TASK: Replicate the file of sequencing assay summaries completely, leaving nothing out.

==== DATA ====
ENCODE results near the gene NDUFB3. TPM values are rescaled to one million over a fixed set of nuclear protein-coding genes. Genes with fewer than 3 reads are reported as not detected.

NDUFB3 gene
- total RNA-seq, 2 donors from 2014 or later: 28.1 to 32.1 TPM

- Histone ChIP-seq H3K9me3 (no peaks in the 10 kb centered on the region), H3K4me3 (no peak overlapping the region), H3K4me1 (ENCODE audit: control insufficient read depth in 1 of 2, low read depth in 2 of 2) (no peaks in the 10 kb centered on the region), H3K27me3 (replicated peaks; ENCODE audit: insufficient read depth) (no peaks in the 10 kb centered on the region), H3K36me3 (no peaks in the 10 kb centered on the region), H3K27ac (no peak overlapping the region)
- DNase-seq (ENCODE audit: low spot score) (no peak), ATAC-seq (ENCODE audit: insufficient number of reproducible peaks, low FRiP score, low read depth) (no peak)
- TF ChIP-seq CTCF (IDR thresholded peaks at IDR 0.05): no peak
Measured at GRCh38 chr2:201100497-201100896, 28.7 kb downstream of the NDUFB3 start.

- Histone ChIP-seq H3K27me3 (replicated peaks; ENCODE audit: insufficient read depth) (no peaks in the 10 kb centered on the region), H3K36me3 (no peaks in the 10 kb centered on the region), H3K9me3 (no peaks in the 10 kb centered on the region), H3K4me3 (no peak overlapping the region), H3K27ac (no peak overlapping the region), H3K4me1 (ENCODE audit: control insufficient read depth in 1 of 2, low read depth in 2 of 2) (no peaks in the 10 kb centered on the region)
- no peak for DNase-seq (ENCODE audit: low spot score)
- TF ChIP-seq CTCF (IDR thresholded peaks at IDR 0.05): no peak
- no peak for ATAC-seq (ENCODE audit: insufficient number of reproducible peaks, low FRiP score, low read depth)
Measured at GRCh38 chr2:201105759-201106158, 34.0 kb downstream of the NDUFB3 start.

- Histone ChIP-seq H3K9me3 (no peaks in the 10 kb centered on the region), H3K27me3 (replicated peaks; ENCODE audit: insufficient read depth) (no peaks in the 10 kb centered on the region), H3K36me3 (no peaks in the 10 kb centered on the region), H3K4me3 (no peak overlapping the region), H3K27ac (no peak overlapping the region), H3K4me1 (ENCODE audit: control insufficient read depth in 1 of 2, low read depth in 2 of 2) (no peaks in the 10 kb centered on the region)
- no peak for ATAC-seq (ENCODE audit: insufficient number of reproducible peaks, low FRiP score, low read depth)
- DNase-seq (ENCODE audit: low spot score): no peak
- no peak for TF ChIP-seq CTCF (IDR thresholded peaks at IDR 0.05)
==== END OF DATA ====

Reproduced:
ENCODE results near the gene NDUFB3. TPM values are rescaled to one million over a fixed set of nuclear protein-coding genes. Genes with fewer than 3 reads are reported as not detected.

NDUFB3 gene
- total RNA-seq, 2 donors from 2014 or later: 28.1 to 32.1 TPM

- Histone ChIP-seq H3K9me3 (no peaks in the 10 kb centered on the region), H3K4me3 (no peak overlapping the region), H3K4me1 (ENCODE audit: control insufficient read depth in 1 of 2, low read depth in 2 of 2) (no peaks in the 10 kb centered on the region), H3K27me3 (replicated peaks; ENCODE audit: insufficient read depth) (no peaks in the 10 kb centered on the region), H3K36me3 (no peaks in the 10 kb centered on the region), H3K27ac (no peak overlapping the region)
- DNase-seq (ENCODE audit: low spot score) (no peak), ATAC-seq (ENCODE audit: insufficient number of reproducible peaks, low FRiP score, low read depth) (no peak)
- TF ChIP-seq CTCF (IDR thresholded peaks at IDR 0.05): no peak
Measured at GRCh38 chr2:201100497-201100896, 28.7 kb downstream of the NDUFB3 start.

- Histone ChIP-seq H3K27me3 (replicated peaks; ENCODE audit: insufficient read depth) (no peaks in the 10 kb centered on the region), H3K36me3 (no peaks in the 10 kb centered on the region), H3K9me3 (no peaks in the 10 kb centered on the region), H3K4me3 (no peak overlapping the region), H3K27ac (no peak overlapping the region), H3K4me1 (ENCODE audit: control insufficient read depth in 1 of 2, low read depth in 2 of 2) (no peaks in the 10 kb centered on the region)
- no peak for DNase-seq (ENCODE audit: low spot score)
- TF ChIP-seq CTCF (IDR thresholded peaks at IDR 0.05): no peak
- no peak for ATAC-seq (ENCODE audit: insufficient number of reproducible peaks, low FRiP score, low read depth)
Measured at GRCh38 chr2:201105759-201106158, 34.0 kb downstream of the NDUFB3 start.

- Histone ChIP-seq H3K9me3 (no peaks in the 10 kb centered on the region), H3K27me3 (replicated peaks; ENCODE audit: insufficient read depth) (no peaks in the 10 kb centered on the region), H3K36me3 (no peaks in the 10 kb centered on the region), H3K4me3 (no peak overlapping the region), H3K27ac (no peak overlapping the region), H3K4me1 (ENCODE audit: control insufficient read depth in 1 of 2, low read depth in 2 of 2) (no peaks in the 10 kb centered on the region)
- no peak for ATAC-seq (ENCODE audit: insufficient number of reproducible peaks, low FRiP score, low read depth)
- DNase-seq (ENCODE audit: low spot score): no peak
- no peak for TF ChIP-seq CTCF (IDR thresholded peaks at IDR 0.05)